Staying productive when studying
Relentless study and revision can make you burn out – here are our tips and tricks to keep on track when learning and revising...
When this happens, there’s no reason at all to feel like a failure, because it’s just your brain asking for a break.
In fact, there are plenty of things you can do to stay productive – including taking a bit of time out!
If youre looking for more revision inspiration, this article on our sister site The Student Room is packed with advice on revising effectively.
You could also visit The Student Room's study help forum to read other tips students are sharing about how to stay productive while revising.
- Make a timetable
- Use productivity apps
- Sort out your workspace
- Mix up where you're working from
- Take breaks
- Eat healthily
- Drink water
- Learn from the best
Make a timetablePlanning what you’re going to focus on and when can be really beneficial. It can help organise your mind and spur you on to achieve what you set out to.
There are lots of ways you can do this, from drawing up a study plan with pencil and paper to using a timetable-creating app – use whatever works best for you. The important thing is that you feel like you can roughly stick to your targets.
And try not to only put work in there. Schedule regular breaks and set aside time to catch up with family and friends and do anything else that’s important to you.
- Read more on The Student Room: the revision timetable you'll actually stick to
Use productivity apps
- Evernote – a note-taking app that’s compatible with most smartphones and laptops. You can scribble notes on its paper-esque interface, or just type.
- Pocket – lets you save articles, web pages and videos for viewing later.
- myHomework Student Planner – has a calendar where you can jot down important deadlines. There’s also a homework section for your assignments.
- Trello – lets you organise your projects and deadlines via boards.
- Read more on The Student Room: when is the best time to start revising and how do you get started?
Sort out your workspaceKeep your workspace clean and tidy so it's somewhere you’re happy to work from. In fact, tidying up could even be the break your brain needs to reset and figure a study-related problem out.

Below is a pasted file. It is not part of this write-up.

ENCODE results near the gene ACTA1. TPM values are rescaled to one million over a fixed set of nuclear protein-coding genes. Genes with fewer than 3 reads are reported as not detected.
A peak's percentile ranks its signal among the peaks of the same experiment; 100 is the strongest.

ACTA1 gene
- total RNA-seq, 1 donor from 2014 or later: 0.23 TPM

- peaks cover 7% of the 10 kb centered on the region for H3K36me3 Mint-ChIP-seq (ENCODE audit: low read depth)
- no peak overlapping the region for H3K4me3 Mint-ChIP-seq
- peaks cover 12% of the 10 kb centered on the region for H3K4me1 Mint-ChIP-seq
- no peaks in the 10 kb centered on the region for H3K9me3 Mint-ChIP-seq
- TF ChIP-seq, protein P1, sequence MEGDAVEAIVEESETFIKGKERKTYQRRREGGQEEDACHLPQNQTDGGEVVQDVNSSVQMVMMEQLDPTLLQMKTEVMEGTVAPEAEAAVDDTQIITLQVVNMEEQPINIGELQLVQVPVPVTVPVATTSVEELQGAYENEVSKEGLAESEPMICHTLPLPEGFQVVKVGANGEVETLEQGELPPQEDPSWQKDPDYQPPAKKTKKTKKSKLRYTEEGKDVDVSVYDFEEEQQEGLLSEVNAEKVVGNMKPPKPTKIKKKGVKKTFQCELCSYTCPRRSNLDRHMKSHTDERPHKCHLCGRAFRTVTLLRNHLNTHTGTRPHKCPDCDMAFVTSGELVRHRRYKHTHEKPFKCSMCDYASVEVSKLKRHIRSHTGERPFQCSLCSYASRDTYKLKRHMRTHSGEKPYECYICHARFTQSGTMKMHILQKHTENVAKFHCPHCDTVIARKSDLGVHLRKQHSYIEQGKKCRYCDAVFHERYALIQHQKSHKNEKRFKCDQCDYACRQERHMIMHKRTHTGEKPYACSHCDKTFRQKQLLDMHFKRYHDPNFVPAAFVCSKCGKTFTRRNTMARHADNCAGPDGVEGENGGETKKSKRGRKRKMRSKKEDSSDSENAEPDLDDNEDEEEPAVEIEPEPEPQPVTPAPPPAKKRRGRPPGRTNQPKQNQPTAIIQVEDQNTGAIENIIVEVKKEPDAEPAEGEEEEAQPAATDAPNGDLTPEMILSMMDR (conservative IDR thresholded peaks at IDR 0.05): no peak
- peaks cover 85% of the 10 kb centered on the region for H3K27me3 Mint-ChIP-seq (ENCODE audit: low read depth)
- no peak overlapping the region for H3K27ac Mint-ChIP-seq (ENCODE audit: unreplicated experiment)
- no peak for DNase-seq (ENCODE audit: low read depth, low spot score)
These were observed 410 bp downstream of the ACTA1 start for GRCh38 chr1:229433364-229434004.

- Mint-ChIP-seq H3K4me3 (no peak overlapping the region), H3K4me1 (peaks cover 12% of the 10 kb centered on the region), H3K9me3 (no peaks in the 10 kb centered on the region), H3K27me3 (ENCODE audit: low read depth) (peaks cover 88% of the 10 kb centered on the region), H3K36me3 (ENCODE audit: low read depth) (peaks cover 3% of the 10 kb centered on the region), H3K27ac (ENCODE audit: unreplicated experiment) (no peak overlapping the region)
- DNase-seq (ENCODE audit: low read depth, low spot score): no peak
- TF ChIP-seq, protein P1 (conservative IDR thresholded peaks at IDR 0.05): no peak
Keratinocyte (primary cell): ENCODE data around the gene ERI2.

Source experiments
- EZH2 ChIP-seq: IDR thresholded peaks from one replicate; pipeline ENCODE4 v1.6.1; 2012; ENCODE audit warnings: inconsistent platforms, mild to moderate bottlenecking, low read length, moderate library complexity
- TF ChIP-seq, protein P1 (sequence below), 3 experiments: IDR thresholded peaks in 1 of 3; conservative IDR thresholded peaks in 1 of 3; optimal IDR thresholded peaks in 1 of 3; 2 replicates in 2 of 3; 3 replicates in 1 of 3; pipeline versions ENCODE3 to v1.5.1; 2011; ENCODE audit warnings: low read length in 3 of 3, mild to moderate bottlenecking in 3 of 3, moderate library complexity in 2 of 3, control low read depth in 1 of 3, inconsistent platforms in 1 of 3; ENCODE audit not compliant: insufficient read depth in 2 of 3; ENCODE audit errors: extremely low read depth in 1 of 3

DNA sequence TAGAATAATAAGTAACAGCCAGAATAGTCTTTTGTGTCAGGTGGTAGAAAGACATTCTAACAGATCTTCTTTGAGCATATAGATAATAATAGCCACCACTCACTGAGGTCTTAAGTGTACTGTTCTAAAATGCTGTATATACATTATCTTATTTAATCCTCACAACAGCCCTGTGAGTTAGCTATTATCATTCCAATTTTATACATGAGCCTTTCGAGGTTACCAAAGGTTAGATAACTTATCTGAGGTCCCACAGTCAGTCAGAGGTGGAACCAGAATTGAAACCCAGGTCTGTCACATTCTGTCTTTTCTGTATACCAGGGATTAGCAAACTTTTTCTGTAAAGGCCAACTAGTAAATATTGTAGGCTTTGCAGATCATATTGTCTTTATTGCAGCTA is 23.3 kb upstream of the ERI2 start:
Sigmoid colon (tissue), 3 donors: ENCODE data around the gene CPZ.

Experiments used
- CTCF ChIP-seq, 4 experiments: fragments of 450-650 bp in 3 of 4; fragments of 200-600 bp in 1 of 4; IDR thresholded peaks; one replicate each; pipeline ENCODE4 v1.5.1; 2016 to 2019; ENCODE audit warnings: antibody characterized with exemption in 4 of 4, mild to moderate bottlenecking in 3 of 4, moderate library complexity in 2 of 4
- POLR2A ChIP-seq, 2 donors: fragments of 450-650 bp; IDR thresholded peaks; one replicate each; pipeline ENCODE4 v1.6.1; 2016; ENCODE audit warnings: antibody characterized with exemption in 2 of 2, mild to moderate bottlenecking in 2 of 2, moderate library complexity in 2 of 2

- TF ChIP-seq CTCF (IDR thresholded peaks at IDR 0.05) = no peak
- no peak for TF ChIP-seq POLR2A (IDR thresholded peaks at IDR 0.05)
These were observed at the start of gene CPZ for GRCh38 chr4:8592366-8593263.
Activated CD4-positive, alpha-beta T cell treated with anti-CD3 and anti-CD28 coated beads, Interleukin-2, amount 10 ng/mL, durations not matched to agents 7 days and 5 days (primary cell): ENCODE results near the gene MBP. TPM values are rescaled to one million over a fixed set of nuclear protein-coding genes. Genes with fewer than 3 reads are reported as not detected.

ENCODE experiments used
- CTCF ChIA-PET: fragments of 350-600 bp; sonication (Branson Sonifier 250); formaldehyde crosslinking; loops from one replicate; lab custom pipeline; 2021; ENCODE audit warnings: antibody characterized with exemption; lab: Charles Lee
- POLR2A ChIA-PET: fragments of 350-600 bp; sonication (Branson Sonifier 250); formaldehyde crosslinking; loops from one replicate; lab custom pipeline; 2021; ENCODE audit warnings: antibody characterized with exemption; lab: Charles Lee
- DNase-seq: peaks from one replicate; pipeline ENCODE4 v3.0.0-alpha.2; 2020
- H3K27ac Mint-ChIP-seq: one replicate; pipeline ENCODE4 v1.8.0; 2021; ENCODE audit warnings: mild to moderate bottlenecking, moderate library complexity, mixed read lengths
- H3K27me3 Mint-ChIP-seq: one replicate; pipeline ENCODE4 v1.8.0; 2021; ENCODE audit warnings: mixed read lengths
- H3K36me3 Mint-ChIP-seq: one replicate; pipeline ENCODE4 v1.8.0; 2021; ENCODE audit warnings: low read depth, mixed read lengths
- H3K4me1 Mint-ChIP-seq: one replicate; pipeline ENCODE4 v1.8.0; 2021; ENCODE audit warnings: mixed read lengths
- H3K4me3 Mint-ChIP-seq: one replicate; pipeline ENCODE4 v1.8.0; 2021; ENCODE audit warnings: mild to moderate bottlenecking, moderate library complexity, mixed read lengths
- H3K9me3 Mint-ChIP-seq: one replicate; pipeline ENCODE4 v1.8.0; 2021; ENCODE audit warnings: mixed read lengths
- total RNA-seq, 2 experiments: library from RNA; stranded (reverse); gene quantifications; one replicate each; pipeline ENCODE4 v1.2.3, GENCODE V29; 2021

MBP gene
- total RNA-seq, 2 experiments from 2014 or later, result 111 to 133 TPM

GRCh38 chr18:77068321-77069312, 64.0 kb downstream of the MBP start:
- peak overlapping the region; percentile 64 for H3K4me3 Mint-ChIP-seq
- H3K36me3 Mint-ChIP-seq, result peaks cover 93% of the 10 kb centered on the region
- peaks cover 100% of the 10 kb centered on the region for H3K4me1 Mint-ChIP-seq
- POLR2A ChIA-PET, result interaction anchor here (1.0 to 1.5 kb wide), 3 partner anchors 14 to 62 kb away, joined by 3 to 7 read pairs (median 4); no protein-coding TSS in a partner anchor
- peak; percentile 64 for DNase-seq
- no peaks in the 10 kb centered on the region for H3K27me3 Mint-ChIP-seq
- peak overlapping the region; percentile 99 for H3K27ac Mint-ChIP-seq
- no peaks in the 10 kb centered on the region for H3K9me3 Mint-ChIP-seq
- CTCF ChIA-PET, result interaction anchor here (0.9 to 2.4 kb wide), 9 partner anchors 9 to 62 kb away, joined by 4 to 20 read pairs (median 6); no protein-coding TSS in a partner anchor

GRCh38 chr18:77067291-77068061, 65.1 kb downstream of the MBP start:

If your desk is currently a complete mess and you don’t know where to start, you could adopt Marie Kondo’s method of deciding what to keep based on whether you feel joy when you hold it. But maybe don’t try this with the notes from a topic you’re not particularly enjoying!
- Read more on The Student Room: how do I revise when I'm really lazy?
Mix up where you’re working fromIt might be a nice idea to vary your work environment, to help avoid feeling bored of the same old space. You could take your laptop to study spaces at your school or university, visit a local cafe or keep things closer to home by working from different rooms in the house, if you can.
You could also consider having study sessions with friends to keep each other motivated.
To help you move around with ease, you might want to keep your study materials and notes in a cloud storage service so you can access them anywhere. You can also turn on offline editing – handy for those of us with a temperamental internet connection.
- Read more on The Student Room: 18 procrastination-busting ways to stop stalling your revision
Take breaksYou should regularly take some time out to relax your brain, as otherwise you may find it tricky to concentrate and really absorb things.
Schedule breaks in your timetable, and maybe try to avoid spending all of them WhatsApping. Go for a short walk, have a healthy snack, or talk to someone – letting your mind wander and not think about work can actually help you figure things out.
ExerciseExercising can be a great way to combat stress. It can also boost your self-esteem, mood, sleep quality and energy.
For exercise to benefit your health, you just need to be moving quickly enough to raise your heart rate, breathe faster and feel warmer. So even if you’re not the next marathon superstar, a brisk walk will do the trick.
For health geeks, a fitness tracker will monitor your vitals and workouts.
- Read more on The Student Room: your guide to handling revision and exam stress
Eat healthilyA well-balanced diet gives you the energy you need to stay on top of things during the day, as well as the nutrients you need for growth and repair.
The NHS Eatwell guide recommends:
- At least five portions of fruit and vegetables a day.
- Meals that are based on higher fibre, starchy food, such as potatoes, bread, rice or pasta.
- Some dairy or dairy alternatives.
- Some beans, pulses, fish, eggs, meat and other protein.
- Unsaturated oils and spreads, consumed in small amounts.
- Plenty of fluids.
Drink waterIf you’re not properly hydrated, it may prove tricky to concentrate. Symptoms of dehydration include fatigue and headache.
The NHS Eatwell guide recommends having 6-8 glasses of water and other liquids per day. For the record, low-fat milk and sugar-free drinks like tea and coffee all count.
Learn from the bestSome celebs are renowned for their exceptional success, ability to prioritise their hectic schedules and dedication to always improve.
Vanity Fair has interviewed a few of them - Terry Crews, for example, always manages to find some ‘me time’ in his hectic work and exercise schedule:
And while Creed actor Michael B. Jordan has a busy schedule, he still manages to make time for his friends and read graphic novels:
Check out all of our revision advice here or visit The Student Room's hub for revision tips and study help here.